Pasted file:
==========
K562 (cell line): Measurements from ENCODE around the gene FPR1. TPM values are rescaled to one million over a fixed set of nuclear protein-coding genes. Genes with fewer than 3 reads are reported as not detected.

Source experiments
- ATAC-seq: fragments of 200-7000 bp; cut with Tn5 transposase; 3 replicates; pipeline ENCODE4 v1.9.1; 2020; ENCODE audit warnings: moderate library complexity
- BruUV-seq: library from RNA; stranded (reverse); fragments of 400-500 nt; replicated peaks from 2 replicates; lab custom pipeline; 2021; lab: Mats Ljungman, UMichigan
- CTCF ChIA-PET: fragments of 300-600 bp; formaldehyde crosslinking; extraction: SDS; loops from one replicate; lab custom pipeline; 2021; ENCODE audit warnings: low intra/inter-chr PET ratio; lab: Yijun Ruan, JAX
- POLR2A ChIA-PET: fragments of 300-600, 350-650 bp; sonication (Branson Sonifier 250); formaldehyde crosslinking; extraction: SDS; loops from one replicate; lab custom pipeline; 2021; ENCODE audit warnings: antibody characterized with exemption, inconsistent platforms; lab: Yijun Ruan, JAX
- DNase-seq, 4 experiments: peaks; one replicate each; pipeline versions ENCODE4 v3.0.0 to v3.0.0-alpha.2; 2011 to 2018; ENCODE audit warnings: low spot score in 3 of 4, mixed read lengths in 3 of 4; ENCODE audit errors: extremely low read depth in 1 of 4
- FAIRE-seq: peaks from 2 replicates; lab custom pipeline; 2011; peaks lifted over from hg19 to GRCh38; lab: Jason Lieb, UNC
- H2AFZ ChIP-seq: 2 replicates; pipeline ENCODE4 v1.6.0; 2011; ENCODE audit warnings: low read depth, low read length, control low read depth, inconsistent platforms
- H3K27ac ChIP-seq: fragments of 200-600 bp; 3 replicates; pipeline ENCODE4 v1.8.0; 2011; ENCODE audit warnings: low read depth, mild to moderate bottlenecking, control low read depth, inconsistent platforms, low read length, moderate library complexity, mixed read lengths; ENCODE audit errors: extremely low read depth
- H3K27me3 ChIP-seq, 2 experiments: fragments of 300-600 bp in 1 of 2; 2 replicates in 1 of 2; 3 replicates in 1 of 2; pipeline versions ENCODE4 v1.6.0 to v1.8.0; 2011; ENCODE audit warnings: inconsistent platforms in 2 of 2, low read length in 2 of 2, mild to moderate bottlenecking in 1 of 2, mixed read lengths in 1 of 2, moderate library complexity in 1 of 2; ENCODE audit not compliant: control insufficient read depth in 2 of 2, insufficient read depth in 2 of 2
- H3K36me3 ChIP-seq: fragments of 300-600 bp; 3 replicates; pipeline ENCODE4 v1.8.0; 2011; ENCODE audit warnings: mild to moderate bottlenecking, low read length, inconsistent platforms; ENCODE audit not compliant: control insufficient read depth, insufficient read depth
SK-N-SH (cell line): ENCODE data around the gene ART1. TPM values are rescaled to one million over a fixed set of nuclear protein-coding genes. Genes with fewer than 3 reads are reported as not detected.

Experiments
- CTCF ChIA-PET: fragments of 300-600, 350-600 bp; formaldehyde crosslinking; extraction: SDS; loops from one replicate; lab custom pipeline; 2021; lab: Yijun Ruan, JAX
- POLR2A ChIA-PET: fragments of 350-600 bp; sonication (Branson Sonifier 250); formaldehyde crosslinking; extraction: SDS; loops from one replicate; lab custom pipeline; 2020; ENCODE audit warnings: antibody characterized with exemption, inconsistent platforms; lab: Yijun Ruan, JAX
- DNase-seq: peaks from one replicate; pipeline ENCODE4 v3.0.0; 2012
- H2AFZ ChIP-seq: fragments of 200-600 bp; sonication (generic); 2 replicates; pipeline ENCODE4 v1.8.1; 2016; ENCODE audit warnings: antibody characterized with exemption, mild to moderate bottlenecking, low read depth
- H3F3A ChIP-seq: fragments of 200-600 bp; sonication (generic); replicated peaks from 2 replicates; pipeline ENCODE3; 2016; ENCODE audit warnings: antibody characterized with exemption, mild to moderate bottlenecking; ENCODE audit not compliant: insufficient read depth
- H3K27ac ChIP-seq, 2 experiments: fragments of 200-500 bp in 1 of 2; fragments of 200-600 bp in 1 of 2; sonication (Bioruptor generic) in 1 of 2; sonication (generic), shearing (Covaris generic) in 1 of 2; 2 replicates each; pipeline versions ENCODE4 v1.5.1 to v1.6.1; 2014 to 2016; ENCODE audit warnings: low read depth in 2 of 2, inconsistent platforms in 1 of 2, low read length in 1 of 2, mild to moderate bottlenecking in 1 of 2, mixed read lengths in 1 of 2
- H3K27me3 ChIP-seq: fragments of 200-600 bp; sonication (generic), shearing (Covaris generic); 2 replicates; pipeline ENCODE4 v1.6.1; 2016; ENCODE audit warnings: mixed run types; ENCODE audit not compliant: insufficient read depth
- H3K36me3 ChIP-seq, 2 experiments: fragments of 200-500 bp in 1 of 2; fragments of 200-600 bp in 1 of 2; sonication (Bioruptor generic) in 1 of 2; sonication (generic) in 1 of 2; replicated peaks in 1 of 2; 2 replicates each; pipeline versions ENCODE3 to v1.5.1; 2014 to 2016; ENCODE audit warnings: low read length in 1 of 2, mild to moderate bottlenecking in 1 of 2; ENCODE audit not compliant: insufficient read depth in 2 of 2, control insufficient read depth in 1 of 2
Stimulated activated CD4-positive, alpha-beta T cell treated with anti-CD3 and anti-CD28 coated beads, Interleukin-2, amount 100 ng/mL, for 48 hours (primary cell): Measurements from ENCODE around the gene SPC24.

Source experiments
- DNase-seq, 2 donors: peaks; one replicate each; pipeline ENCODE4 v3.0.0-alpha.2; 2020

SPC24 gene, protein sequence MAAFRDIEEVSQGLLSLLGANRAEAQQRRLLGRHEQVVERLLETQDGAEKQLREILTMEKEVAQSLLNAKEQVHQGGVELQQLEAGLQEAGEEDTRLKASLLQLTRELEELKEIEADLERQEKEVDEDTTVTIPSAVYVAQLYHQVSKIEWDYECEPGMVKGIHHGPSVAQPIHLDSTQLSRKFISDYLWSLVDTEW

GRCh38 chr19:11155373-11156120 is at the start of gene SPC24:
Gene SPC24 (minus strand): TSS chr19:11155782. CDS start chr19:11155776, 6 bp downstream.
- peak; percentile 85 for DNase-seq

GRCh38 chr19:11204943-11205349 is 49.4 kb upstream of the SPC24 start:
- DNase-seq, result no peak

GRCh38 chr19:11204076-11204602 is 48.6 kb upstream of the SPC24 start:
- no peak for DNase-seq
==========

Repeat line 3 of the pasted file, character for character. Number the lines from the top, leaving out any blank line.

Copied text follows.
- ATAC-seq: fragments of 200-7000 bp; cut with Tn5 transposase; 3 replicates; pipeline ENCODE4 v1.9.1; 2020; ENCODE audit warnings: moderate library complexity